High Flying Bird takes place over a long weekend during the sixth month of a pro basketball lockout. Early on, it sets up athletes’ greatest fundamental structural disadvantage in negotiations with ownership: Players earn millions of dollars at a time and think in terms of years, while the owners who are granted dynastic power through corporate or inherited familial wealth make billions and can think in terms of decades, which allows them to wait out players. The film opens with Erick (Melvin Gregg), a rookie who has yet to see his first paycheck, so broke he’s sought help from (and gotten ripped off by) a loan shark. Erick’s agent, Ray Burke (a dazzling André Holland), finds that his corporate expense account has been frozen as his basketball-heavy firm is also tightening its belt.

High Flying Bird’s cinematic style—shot on location, in the damp, teeth-chattering mid-Atlantic winter, with its bracingly bright blue-gray daylight—emphasizes how lean the times are for Erick, Ray, and the Players Association, which is embodied by executive director Myra (Sonja Sohn). Intentionally or not, High Flying Bird evokes oatmeal-eating weather, a reminder that the cold and privation of Washington’s winter camps at Valley Forge are a stone’s throw from where the crypto-NBPA is figuring out how to hang on.

Ray’s solution is to threaten the league’s monopoly by teeing up Erick and Jamero to settle their differences in an impromptu one-on-one matchup at a charity event for the Bronx gym where Erick got his start. Within 48 hours, other exhibition games are organized around the country, and a bidding war for streaming rights ensues—including, in an arch wink through the fourth wall, a bid from Netflix. Ownership is so rattled that it capitulates to the union’s demands and reopens the league rather than risk losing control over the product, i.e., the players.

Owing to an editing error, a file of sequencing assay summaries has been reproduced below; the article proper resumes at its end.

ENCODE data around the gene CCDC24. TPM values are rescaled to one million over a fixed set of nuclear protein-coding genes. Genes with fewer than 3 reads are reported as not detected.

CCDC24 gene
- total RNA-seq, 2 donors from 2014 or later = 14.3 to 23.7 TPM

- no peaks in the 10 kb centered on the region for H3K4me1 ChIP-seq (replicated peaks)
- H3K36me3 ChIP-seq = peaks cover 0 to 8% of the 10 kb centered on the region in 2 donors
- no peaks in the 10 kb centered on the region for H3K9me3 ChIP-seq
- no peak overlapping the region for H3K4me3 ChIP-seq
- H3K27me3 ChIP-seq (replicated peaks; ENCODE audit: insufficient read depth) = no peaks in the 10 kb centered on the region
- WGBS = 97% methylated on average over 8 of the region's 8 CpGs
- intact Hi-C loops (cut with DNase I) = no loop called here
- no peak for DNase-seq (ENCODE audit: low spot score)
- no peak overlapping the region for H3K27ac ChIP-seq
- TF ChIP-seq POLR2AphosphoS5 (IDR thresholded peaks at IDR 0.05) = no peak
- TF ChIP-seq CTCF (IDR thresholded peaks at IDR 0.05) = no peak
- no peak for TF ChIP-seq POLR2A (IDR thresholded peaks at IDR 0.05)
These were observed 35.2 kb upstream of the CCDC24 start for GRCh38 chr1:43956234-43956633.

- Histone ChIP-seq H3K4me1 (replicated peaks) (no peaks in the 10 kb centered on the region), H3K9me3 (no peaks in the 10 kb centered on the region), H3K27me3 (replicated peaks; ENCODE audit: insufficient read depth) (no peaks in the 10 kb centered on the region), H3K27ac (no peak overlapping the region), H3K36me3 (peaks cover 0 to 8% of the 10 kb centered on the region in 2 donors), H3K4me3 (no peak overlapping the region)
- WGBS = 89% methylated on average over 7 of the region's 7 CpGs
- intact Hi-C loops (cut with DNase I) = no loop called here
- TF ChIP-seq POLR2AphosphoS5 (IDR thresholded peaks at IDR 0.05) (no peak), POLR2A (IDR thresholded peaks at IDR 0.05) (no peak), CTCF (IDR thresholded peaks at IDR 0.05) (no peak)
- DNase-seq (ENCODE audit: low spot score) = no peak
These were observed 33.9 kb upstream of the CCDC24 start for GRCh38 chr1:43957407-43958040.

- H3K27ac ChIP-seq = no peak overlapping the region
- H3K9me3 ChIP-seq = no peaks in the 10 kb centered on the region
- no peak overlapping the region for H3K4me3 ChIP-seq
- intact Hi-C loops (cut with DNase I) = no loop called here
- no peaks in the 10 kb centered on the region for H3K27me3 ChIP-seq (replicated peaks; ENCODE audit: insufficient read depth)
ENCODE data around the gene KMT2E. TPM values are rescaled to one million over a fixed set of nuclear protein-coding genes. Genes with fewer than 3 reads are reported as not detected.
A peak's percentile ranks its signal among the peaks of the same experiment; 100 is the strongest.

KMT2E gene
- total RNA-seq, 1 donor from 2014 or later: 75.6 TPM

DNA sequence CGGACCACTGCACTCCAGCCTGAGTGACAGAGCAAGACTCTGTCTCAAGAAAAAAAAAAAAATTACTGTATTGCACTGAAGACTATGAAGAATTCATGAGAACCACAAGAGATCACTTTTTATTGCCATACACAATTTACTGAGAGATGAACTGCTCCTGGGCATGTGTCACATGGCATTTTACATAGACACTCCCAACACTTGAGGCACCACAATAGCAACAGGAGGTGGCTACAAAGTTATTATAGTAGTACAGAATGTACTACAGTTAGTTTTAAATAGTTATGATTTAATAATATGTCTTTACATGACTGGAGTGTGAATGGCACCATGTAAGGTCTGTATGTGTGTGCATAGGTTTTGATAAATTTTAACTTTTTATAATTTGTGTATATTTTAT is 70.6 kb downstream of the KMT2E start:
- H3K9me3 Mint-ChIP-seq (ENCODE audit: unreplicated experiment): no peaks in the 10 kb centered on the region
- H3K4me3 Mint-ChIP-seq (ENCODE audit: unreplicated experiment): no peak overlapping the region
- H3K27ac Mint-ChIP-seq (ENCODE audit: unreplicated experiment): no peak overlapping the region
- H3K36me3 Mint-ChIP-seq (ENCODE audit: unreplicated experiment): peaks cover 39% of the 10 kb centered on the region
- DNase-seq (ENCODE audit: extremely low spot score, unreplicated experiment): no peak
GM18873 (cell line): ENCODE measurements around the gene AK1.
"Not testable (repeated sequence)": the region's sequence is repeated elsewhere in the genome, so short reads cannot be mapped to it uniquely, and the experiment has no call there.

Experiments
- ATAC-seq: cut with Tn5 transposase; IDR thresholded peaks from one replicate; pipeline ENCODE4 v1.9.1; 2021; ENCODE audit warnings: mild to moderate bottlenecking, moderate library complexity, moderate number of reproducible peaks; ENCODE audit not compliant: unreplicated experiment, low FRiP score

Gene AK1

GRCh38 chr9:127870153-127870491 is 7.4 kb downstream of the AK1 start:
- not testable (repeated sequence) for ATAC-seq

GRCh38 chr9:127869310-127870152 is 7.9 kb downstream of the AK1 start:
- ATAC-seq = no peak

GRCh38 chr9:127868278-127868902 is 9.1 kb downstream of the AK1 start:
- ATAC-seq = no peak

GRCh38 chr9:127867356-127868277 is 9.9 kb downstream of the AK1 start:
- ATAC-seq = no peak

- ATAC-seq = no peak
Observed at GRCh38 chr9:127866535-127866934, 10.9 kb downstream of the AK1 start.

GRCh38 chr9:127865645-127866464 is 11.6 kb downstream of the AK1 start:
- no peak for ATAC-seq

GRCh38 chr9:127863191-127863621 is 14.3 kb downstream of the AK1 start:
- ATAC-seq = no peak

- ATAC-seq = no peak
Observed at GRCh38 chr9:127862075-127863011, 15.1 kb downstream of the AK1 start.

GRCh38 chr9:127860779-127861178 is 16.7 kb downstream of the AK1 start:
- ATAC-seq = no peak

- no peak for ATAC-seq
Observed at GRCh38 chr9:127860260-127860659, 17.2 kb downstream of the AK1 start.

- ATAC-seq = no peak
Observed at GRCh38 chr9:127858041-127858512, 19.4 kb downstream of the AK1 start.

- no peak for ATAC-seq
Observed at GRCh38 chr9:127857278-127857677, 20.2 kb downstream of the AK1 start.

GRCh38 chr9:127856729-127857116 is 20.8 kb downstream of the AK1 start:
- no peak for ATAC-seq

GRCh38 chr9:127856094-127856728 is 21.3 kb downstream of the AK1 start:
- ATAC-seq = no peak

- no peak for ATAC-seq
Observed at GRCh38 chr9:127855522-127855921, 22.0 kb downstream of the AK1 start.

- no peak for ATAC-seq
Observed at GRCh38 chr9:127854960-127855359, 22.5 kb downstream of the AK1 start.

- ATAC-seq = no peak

Most sports movies tend to be, on some level, about how high-level athletes are replaceable. Sometimes they’re about underdogs who merely need the proper training or motivation to upset superior or better-established competition (Rocky, Miracle), or sometimes they’re explicitly about the search to build a winning team on the cheap (Major League, Moneyball). Nowhere is that message conveyed more directly than in the 2000 Gene Hackman vehicle The Replacements. Like High Flying Bird, The Replacements takes place during a work stoppage, a strike by the fictional Washington Sentinels football team. In response to the strike, Washington’s coach (Hackman) recruits a team of scabs, led by Keanu Reeves, and within a matter of weeks molds them into a championship contender. Athletes who want a bigger piece of the pie are villains, posits The Replacements, and the true heroes are those who prove that any star football player can be replaced by literal guys off the street.